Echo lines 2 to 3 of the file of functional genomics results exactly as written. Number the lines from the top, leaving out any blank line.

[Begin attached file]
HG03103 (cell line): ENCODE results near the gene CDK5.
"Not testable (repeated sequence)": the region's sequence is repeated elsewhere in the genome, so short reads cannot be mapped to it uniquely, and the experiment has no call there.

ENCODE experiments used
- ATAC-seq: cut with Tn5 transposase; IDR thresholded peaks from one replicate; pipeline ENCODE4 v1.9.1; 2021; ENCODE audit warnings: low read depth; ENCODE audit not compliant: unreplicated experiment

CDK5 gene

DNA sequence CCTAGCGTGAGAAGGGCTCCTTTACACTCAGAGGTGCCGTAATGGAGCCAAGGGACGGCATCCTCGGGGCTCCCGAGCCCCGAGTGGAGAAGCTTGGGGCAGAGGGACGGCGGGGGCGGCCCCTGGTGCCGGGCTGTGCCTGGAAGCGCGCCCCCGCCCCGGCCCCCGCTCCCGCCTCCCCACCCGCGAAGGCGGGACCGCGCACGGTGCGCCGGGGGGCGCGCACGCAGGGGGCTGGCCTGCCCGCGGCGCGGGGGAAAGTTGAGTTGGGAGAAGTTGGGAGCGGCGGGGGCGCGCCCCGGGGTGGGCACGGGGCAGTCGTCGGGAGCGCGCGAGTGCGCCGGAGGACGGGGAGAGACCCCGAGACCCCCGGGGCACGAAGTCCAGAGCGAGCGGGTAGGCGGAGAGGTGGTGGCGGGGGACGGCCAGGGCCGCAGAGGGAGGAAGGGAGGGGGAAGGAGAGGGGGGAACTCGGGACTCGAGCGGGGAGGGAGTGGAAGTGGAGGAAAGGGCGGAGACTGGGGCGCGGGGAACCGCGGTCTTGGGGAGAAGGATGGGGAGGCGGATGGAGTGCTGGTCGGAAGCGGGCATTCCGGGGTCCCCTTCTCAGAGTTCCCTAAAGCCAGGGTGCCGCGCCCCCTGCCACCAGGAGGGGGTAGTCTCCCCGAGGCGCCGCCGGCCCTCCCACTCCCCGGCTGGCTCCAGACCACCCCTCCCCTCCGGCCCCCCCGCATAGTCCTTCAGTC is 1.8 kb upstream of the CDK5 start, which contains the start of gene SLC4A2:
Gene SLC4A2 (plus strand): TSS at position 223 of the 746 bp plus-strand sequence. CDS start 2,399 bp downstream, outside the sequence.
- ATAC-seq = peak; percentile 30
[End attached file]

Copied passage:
"Not testable (repeated sequence)": the region's sequence is repeated elsewhere in the genome, so short reads cannot be mapped to it uniquely, and the experiment has no call there.

ENCODE experiments used